Lovers of independent films have flocked to Joel and Ethan Coen's work ever since their 1984 debut feature Blood simple. 1996's Fargo became their biggest hit yet. The disarmingly original tale of a kidnapping scheme gone awry is fall-down funny but also emotionally complex. The film portrays a section of the country rarely if ever depicted in movies, the upper Midwest of Minnesota and the Dakotas where harsh winters dominate the lives of hard-working Americans far removed from the lifestyles of the population centers.
True to form, the Coens begin Fargo with an out-and-out falsehood, a title card that claims that what follows is a true story. They say they were curious to find out if the fib would cause audiences to enter the film with a different attitude, but the fact is that the convention of "True Story" disclaimers is dubious at best. How many times have we seen a card reading "based on a true story" attached to ninety minutes of a screenwriter's imaginings?
The people of Fargo, North Dakota speak with a Scandinavian lilt and pepper their speech with "Yah" and "You betcha!", a pattern that makes for smiles and easy laughs, especially when the better part of a conversation can consist of head nods and "Yahs". The Northern folk are noted for being friendly and polite, an attitude too easily interpreted by jaded urbanites as bovine stupidity. Some detractors of the Coens are convinced that the filmmakers are sneering at their rural characters, and express their hatred of America when they emphasize these hick mannerisms.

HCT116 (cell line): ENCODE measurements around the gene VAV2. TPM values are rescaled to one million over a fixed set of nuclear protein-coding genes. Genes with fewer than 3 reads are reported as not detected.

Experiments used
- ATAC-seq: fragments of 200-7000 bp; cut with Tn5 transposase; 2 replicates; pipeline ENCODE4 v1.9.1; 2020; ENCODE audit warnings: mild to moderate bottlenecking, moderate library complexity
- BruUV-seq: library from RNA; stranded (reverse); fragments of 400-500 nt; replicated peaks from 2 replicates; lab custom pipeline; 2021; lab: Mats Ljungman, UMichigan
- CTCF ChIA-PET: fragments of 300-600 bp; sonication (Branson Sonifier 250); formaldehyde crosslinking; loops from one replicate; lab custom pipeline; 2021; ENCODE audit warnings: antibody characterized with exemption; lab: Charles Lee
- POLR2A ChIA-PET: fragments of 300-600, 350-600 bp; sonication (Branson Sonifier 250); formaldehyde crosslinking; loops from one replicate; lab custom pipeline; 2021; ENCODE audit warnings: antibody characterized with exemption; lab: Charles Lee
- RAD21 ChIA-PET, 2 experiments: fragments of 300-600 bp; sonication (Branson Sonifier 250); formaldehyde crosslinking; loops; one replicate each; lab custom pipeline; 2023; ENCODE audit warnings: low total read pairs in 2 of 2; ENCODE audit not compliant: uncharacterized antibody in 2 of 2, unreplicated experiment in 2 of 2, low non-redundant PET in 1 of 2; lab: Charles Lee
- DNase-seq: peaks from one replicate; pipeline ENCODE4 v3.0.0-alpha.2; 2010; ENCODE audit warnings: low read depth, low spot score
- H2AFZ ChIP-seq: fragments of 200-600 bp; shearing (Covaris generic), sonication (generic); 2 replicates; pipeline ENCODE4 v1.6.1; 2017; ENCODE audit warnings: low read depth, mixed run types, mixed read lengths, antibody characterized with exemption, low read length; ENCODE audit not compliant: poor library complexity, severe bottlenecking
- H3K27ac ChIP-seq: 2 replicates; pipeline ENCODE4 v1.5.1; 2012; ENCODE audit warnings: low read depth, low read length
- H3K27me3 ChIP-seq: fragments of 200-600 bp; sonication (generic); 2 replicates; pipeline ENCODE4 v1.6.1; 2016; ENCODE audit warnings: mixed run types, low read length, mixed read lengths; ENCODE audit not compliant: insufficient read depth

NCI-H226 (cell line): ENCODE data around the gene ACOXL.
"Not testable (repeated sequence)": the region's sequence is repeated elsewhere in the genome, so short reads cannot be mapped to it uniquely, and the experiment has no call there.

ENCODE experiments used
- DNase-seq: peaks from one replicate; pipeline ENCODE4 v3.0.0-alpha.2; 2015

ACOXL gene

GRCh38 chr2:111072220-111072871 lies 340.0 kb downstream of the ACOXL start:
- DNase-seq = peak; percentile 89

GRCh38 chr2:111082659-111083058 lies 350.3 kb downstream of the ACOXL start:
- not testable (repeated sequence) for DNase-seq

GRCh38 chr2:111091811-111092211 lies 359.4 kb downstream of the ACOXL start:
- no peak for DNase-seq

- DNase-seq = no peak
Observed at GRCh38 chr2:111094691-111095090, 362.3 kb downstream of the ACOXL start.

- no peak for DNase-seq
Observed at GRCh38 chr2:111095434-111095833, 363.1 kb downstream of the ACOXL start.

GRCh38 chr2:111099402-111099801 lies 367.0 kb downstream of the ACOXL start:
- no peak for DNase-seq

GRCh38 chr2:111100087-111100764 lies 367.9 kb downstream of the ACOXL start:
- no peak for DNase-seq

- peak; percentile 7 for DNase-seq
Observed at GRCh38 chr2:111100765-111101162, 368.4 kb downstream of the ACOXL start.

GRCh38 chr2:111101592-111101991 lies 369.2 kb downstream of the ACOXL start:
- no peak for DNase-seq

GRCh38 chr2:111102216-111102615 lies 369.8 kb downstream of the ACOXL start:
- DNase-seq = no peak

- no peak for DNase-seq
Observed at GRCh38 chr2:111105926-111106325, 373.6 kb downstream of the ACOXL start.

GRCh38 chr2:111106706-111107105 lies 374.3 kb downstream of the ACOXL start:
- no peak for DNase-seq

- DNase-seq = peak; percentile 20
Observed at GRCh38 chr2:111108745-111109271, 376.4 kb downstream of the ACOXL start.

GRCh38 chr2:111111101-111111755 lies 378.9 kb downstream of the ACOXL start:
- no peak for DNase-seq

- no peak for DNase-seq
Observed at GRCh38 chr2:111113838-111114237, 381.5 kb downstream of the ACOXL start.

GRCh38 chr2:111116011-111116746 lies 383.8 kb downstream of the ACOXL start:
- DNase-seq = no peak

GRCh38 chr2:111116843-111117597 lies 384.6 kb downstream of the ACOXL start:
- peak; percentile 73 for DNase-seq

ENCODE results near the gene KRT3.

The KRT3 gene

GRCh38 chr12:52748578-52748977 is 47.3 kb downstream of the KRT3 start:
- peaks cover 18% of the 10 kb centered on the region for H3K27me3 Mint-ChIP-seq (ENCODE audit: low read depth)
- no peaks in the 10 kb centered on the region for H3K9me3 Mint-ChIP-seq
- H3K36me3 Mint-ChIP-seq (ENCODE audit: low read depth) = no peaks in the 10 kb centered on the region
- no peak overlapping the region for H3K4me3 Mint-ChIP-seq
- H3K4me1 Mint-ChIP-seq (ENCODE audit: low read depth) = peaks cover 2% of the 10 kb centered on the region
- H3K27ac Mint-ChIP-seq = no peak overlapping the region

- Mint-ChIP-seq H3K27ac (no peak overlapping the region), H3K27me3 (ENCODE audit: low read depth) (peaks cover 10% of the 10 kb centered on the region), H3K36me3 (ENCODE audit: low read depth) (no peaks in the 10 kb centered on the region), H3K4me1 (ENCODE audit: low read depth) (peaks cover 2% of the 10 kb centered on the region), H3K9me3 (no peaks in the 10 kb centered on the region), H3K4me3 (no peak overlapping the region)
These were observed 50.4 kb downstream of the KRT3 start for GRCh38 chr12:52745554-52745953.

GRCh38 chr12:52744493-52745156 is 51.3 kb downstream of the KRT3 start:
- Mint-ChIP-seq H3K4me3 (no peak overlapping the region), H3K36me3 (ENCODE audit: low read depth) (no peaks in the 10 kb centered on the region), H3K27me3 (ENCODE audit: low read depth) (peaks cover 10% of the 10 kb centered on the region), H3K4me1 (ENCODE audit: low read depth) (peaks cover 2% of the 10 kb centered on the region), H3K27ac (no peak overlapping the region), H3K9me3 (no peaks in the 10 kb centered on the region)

Frances McDormand's Police Chief Marge Gunderson strikes down that conclusion almost immediately. Equally as open and unguarded as her neighbors, Marge is a professional all the way, and no dummy. The novelty of this unimposing female police chief on the trail of unpredictable killers is a nice tension device, compounded by the fact that Marge is also pregnant. Examining a pair of murder victims, she announces that she's going to barf -- but then concludes that it's just morning sickness.
The Coens' script develops three story threads simultaneously. Embezzling car salesman Jerry Lundegaard (William H. Macy) can't get his wealthy father-in-law Wade (Harve Presnell, of The Unsinkable Molly Brown) to take him seriously. He concocts a plan to have his wife kidnapped, and split Wade's ransom money with the kidnappers. Already a lying sociopath as a car salesman (the "undercoat" scene is priceless), Jerry makes one awful decision after another, convinced that the next lie or trick will fix everything.